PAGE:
I have little patience for overreaction to political gaffes or misstatements, but usually this lack of patience takes the form of dismay at the blatant cynicism involved in such overreactions. In the case of the upset over President Obama's reference last night to "Polish death camps," I'm left with more mystification than dismay, because the uproar of sensible people like David Frum and Michael Tomasky is genuine.
Vanished Kingdoms: The Rise and Fall of States and NationsBy Norman Davies (Viking, 830 pp., $40) There is a well-worn story that is told in one form or another in all European history textbooks. In 824, ten years after the death of Charlemagne, Agobard, Archbishop of Lyon, hailed a new Christian imperial ambition to unite all the peoples and lands of the Western Holy Roman Empire by reformulating Galatians 3:28: “There is now neither Gentile nor Jew, Scythian nor Aquitanian, nor Lombard, nor Burgundian, nor Alaman, nor bond, nor free.
Poland in the postwar era was a supremely unlucky nation, but in one respect (and perhaps one only) it was among the world’s luckiest. This unassuming country, generally admired not for its scenery nor its cuisine nor its architecture, produced three of the greatest European poets of the last half-century. The first was Czeslaw Milosz (1911-2004), born in Lithuania to a Polish family, who defected to France in 1951 and emigrated to the United States in 1960; he was Poland’s geopolitical poet, befitting his perch in exile, and its first poet Nobelist.
The Village Voice gives out theater awards called the Obies (for Off-Broadway), and during the 1980s the Voice’s theater department voted to bestow one of those prizes on the distinguished absurdist Václav Havel, who dwelled in the faraway absurdistan known as the Czechoslovak Socialist Republic. In their New York productions, Havel’s plays ran at the Public Theater, and everyone who kept up with the downtown scene knew them well. The plays were splendidly mordant.
It was 1988 presidential primary time in New York, and I was on the press bus going from Manhattan to Boro Park in Brooklyn where Al Gore was scheduled to meet Rabbi Shlomo Halberstam, the Bobover Rebbe, the Grand Rabbi of Bobov, Poland. Of course, there are no Jews in Bobov—and hardly any in Poland. But, despite the fact that the Lubavitcher and Satmar Hassidim are the most well-known sects (and the latter notorious, too), the Bobover are the largest Jewish faction in New York.
In the Jewish struggle around Zionism there were at least three strands in opposition so fierce that it was evident that the very meaning of “the people Israel” was at stake. The first of these was a vast religious cohort, at once immensely learned or purported to have such learning and having, as well, the authority of the sages. Or the ages. While ongoing study and “trust in the Lord” constituted their program, they practiced a politics that was fundamentally anti-political. God was both their instrument and their end.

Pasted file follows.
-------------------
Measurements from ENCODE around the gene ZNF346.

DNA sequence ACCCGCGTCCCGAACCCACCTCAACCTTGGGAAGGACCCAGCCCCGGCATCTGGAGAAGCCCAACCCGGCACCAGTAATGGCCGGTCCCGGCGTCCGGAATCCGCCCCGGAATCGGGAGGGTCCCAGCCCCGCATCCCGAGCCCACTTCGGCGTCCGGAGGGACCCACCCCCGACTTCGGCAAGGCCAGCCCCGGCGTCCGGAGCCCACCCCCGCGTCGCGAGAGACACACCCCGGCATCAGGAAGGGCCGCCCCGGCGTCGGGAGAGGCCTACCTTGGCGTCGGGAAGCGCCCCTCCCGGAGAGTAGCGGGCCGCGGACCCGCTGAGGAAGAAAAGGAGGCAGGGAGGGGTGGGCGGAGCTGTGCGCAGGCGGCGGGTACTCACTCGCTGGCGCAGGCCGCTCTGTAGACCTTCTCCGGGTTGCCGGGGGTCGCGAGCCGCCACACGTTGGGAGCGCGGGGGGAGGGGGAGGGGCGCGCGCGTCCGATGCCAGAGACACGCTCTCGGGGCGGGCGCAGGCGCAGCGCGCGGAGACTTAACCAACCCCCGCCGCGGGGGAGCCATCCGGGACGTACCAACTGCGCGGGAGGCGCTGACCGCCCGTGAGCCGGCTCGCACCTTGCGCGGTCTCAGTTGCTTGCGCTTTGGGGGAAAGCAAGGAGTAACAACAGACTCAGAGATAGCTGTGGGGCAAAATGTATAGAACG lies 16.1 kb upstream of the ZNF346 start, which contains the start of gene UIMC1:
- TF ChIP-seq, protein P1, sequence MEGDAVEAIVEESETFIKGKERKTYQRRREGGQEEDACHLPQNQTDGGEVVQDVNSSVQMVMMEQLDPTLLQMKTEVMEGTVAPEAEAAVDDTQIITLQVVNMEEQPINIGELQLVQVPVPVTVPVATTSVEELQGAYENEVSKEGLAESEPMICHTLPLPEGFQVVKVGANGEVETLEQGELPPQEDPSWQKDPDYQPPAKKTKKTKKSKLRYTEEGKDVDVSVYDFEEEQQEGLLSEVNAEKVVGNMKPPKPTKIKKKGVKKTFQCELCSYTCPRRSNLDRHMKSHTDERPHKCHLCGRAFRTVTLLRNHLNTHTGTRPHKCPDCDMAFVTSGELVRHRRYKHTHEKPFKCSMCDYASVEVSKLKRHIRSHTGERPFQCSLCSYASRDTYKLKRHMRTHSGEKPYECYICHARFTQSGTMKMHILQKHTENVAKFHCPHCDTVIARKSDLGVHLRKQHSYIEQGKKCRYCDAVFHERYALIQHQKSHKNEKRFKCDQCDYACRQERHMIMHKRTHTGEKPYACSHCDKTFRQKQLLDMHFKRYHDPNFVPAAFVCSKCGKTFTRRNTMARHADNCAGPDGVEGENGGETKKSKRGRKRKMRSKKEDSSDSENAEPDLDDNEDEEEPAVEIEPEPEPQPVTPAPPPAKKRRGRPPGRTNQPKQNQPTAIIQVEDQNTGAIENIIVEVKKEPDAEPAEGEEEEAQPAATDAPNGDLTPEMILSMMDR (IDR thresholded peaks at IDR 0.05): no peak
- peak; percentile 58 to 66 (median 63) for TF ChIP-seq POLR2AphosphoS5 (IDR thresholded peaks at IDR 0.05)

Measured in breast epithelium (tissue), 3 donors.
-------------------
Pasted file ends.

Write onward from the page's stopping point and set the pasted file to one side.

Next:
Sobbing Superpower: Selected Poems of Tadeusz Rózewicz By Tadeusz Rozewicz Translated by Joanna Trzeciak (W.W. Norton, 364 pp., $32.95) New Poems By Tadeusz Rozewicz Translated by Bill Johnston (Archipelago Books, 259 pp., $16) They Came To See A Poet: Selected Poems By Tadeusz Rozewicz Translated by Adam Czerniawski (Anvil Press, 268 pp., $22.95) “The Survivor” And Other Poems By Tadeusz Rozewicz Translated by Magnus J. Krynski and Robert Maguire (Princeton University Press, 160 pp., $30.95) In retrospect, all revolutions seem inevitable.
The End: The Defiance and Destruction of Hitler’s Germany, 1944-1945 By Ian Kershaw (Penguin, 564 pp., $35) It can be harder to lose a war than to win one. Nazi Germany won quick victories in 1939 and 1940 against its eastern and western neighbors, Poland and France. Many Germans who had doubted the wisdom of war came around with enthusiasm to the sound of German boots on the Champs Elysées. Warsaw and Paris fell more quickly and with fewer complications than anticipated. Their conquest convinced many Germans, including army officers, that further campaigns could be won by strokes of genius.
Queens, New York—In the midst of increasing excitement around the 2012 presidential race, the special election in New York’s ninth congressional district to elect a replacement for Representative Anthony Weiner (the dick-pic guy) quickly became cast as a referendum on President Obama’s policies. The surprising victory for GOP candidate Bob Turner, a former cable television executive who defeated Democratic State Assemblyman David Weprin by 6 points last night, only reinforces that perception.
I’m in London, having arrived on Saturday evening. The Sunday morning papers had absolutely nothing about the enormous riot in Tottenham the night before. But the online press had plenty—except who exactly was doing the rioting. I got all my news all day from this—shall we say incomplete?—source. The front pages of the print press on Monday, however, had almost nothing else. (Except, de rigueur,the disastrous news of advanced capitalism in further collapse.) The headlines were a bit different Tuesday morning.